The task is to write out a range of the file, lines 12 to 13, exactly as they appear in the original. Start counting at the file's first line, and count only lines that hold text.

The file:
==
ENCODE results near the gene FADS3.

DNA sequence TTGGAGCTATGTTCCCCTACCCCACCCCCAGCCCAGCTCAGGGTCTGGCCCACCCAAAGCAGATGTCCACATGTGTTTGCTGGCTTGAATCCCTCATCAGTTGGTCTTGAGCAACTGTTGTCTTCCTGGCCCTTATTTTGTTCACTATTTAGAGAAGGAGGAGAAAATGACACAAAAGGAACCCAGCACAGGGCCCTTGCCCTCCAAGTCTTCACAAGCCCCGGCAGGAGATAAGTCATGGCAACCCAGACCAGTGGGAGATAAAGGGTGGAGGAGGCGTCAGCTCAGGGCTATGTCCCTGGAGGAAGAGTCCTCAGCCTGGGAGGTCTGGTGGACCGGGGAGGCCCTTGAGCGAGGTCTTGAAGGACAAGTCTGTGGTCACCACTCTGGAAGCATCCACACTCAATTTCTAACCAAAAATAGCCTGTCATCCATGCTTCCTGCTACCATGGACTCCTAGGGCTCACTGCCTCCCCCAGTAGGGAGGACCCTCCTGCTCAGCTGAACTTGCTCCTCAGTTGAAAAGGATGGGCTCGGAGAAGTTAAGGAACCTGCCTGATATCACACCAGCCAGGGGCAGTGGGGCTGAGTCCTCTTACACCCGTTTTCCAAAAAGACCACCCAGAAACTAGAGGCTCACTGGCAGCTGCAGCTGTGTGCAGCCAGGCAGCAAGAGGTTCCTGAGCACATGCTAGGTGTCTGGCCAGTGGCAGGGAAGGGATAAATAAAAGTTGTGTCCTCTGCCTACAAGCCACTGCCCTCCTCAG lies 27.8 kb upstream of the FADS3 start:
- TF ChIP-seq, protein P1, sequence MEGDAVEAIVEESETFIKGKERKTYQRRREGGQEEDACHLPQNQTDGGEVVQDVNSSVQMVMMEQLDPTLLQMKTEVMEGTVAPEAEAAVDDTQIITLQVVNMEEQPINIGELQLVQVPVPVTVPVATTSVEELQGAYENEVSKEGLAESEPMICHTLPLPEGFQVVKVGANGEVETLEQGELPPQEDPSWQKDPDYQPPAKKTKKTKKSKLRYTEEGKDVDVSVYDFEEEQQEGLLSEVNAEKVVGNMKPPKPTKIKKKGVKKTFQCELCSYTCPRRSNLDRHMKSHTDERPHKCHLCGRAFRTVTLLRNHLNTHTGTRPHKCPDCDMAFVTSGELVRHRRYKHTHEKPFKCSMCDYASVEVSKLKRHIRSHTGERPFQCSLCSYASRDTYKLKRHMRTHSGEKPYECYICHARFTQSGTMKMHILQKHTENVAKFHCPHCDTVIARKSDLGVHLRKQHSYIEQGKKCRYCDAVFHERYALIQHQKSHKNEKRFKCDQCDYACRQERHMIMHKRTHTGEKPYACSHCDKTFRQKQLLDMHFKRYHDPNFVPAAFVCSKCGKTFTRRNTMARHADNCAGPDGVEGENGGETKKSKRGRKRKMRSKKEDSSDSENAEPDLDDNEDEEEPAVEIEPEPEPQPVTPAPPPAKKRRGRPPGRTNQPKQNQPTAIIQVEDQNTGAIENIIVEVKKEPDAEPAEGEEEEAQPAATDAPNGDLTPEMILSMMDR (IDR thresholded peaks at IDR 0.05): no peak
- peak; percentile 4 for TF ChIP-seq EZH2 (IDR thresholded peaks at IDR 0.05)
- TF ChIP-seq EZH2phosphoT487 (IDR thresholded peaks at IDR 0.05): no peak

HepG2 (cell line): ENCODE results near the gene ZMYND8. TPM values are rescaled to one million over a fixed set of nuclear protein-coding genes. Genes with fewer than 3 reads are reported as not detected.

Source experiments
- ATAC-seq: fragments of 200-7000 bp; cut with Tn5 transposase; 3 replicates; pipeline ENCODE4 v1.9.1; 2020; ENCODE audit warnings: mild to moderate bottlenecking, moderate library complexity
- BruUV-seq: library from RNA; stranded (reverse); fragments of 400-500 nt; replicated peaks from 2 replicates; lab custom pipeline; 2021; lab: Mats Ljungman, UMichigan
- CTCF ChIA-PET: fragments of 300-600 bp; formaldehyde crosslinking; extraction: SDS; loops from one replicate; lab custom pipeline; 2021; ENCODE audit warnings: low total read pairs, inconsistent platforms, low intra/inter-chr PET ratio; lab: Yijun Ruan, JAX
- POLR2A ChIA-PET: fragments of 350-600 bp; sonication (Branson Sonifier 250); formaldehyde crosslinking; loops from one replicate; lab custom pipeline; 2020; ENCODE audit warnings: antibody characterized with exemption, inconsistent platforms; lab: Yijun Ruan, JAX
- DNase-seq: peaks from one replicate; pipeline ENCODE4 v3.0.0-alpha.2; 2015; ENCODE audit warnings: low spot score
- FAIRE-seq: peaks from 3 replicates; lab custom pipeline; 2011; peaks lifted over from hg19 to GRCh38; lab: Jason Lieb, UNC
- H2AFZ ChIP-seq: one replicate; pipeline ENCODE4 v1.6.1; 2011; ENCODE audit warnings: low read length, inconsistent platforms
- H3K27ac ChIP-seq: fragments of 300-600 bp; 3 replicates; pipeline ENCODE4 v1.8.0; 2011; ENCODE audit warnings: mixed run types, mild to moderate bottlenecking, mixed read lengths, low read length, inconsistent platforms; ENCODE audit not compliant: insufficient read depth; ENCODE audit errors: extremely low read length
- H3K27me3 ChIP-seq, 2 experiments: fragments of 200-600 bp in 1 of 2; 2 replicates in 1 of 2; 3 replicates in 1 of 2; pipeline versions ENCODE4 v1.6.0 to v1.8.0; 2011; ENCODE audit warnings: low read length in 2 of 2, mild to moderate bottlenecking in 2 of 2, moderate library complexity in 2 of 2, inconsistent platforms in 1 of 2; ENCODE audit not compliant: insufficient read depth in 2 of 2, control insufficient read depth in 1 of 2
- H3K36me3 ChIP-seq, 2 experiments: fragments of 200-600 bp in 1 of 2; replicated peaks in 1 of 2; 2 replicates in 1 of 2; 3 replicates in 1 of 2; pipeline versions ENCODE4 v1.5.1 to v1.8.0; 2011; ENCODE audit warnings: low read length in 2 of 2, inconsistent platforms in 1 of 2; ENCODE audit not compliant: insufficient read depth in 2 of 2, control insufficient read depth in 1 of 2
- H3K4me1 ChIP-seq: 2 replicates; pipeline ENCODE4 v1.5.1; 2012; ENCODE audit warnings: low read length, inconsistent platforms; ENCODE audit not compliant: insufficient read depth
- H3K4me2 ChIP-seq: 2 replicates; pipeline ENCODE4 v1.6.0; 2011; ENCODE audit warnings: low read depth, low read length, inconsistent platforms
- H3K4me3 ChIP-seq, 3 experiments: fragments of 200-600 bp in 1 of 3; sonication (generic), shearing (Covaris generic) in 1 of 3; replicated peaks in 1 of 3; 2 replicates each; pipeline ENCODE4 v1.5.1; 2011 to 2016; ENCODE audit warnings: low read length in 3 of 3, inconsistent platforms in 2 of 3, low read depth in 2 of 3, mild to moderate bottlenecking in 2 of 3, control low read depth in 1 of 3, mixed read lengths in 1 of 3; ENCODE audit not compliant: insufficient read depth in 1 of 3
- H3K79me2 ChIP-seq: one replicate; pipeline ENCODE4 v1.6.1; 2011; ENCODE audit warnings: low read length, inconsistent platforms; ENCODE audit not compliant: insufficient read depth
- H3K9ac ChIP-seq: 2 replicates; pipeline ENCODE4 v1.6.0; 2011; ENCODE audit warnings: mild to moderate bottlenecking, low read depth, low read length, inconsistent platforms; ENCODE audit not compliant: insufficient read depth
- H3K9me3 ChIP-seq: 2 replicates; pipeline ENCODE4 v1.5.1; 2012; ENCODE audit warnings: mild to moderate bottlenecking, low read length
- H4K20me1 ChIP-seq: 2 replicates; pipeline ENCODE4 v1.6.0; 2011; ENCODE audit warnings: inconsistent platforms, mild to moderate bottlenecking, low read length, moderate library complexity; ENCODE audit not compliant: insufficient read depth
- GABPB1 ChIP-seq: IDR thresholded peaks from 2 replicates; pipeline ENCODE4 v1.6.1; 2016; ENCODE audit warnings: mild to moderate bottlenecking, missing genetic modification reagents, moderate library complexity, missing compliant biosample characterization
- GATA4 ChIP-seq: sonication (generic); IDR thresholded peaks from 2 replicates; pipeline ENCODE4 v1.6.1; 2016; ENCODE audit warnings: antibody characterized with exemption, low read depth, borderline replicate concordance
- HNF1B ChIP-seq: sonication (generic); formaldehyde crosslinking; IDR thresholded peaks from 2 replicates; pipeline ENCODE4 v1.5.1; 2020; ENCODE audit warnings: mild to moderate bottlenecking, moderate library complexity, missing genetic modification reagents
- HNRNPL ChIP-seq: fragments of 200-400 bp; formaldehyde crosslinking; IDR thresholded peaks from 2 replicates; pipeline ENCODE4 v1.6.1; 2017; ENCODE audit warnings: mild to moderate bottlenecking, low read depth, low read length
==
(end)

- DNase-seq: peaks from one replicate; pipeline ENCODE4 v3.0.0-alpha.2; 2015; ENCODE audit warnings: low spot score
- FAIRE-seq: peaks from 3 replicates; lab custom pipeline; 2011; peaks lifted over from hg19 to GRCh38; lab: Jason Lieb, UNC